Seven Day Work Weeks are Not Allowed

Every employee is entitled to one day of rest in 7. So, an employer cannot require you to work more than six days out of seven.

But if the nature of the work reasonably requires that the you work seven or more consecutive days, you have to get the equivalent time off in a calendar month to make up for the days you did not get off in the those seven days. So, if you work for 15 days in a row, you have to get two days off in that calendar month in addition to not being required to work consecutively for more than 6 days.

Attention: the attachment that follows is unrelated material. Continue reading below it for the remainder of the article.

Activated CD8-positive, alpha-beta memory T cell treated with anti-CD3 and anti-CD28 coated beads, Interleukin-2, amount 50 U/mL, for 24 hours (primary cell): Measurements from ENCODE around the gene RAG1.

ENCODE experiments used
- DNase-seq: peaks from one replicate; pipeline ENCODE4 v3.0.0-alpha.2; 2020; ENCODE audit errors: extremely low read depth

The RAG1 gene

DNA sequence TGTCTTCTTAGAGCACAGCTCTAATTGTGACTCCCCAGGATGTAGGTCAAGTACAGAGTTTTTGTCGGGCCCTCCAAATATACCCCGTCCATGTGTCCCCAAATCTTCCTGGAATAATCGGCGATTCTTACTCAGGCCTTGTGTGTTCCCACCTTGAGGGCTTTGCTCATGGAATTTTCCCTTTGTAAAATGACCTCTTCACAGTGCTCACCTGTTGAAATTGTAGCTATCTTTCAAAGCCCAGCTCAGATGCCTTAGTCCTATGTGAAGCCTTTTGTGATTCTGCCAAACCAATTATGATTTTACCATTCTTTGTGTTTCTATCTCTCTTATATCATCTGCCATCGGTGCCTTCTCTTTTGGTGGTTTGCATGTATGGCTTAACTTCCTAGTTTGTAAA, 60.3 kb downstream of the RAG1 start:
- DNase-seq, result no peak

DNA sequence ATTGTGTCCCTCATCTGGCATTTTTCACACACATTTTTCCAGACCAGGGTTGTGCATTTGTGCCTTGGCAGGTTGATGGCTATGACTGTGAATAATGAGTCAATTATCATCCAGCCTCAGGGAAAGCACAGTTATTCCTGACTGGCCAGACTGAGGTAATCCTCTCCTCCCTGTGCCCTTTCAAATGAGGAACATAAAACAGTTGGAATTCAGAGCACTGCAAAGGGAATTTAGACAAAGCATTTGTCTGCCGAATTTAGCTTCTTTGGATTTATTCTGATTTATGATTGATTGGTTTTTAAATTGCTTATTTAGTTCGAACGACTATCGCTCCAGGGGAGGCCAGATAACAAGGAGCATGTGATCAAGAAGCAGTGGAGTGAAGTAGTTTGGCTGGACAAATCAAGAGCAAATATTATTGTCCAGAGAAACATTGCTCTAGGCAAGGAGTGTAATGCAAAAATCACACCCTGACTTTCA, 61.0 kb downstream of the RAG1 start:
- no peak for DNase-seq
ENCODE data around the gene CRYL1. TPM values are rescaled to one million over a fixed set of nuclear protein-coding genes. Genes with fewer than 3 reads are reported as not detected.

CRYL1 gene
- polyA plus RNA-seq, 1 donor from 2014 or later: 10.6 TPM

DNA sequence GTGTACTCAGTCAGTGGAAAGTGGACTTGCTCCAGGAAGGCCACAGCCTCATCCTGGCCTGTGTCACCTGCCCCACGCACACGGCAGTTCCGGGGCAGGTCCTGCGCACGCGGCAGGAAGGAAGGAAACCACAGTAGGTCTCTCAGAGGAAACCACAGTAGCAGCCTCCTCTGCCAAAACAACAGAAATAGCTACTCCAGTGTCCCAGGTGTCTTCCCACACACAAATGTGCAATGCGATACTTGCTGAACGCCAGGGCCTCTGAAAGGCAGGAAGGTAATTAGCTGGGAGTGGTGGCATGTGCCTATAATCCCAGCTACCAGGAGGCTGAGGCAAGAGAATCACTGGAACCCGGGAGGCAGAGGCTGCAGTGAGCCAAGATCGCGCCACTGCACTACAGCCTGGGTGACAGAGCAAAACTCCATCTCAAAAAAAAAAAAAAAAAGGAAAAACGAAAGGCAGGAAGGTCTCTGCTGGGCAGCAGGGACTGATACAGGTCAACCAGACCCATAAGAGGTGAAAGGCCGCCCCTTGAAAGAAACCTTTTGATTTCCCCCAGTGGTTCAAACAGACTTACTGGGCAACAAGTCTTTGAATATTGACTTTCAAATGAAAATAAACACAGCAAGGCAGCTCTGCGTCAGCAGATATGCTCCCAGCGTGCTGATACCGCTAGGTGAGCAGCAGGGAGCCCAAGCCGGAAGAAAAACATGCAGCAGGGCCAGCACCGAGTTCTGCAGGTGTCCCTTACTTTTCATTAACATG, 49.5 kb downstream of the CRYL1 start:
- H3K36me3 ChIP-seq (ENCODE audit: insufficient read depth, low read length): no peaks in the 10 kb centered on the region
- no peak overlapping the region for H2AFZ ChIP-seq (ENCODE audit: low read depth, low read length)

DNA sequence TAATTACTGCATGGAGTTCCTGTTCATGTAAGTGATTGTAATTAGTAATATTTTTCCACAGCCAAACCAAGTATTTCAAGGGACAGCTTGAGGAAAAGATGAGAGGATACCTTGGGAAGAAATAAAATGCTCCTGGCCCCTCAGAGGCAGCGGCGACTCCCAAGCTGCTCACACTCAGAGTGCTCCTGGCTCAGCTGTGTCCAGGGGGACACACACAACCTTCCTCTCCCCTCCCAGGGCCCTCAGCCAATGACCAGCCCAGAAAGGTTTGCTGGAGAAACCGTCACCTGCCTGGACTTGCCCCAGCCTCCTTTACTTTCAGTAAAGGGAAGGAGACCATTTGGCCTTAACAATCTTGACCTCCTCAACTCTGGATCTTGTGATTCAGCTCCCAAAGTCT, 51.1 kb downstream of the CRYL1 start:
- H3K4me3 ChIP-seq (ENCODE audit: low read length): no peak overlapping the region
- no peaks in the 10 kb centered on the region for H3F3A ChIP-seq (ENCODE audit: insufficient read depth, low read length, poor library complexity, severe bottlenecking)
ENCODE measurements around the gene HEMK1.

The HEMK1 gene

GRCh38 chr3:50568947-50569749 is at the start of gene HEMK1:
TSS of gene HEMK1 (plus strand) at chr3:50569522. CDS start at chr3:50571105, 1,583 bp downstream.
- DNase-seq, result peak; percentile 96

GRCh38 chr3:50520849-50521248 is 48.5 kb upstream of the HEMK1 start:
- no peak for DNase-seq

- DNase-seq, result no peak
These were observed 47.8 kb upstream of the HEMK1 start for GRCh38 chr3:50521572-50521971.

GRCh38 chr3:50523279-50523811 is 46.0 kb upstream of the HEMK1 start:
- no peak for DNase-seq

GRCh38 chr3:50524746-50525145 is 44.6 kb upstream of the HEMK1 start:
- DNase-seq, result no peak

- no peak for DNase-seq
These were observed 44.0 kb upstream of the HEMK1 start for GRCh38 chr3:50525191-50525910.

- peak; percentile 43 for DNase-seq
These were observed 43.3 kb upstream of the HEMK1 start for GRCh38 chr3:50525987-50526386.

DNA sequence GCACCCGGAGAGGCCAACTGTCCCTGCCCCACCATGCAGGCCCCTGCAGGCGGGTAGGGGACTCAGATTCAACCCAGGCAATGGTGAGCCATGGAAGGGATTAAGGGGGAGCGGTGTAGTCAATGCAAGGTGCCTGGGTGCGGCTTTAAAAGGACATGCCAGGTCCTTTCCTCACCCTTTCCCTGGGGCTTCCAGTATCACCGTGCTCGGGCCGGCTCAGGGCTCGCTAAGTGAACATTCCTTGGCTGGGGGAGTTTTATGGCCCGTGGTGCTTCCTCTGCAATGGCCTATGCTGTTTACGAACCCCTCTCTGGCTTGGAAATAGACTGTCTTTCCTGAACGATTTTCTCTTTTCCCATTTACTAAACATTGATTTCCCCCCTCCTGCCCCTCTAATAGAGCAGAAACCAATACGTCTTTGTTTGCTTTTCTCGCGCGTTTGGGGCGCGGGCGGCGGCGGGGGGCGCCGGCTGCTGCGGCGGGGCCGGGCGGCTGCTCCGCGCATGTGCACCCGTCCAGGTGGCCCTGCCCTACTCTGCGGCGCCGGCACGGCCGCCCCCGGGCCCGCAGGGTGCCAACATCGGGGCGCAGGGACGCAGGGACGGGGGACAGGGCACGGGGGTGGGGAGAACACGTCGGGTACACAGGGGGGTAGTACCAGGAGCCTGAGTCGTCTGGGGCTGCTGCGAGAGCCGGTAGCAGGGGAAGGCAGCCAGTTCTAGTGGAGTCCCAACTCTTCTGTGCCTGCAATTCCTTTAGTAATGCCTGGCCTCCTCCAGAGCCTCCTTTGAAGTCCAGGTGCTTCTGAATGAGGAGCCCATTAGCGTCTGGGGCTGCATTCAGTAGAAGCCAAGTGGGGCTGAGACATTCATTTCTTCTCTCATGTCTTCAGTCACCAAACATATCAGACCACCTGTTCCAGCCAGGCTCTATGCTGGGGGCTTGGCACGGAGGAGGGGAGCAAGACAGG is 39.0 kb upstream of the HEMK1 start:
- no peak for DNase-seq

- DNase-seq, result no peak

If you are working on the seventh day out of seven days, you must be paid overtime for that seventh day.

An exception to this is if you do not work more than 30 hours in a week or six hours in any one day during the week.

If you work seven consecutive workdays (meaning seven days in a row) in a workweek, your employer must pay you time and one-half the regular rate of pay for the first eight hours you work. Double time must be paid for all hours worked beyond eight hours.

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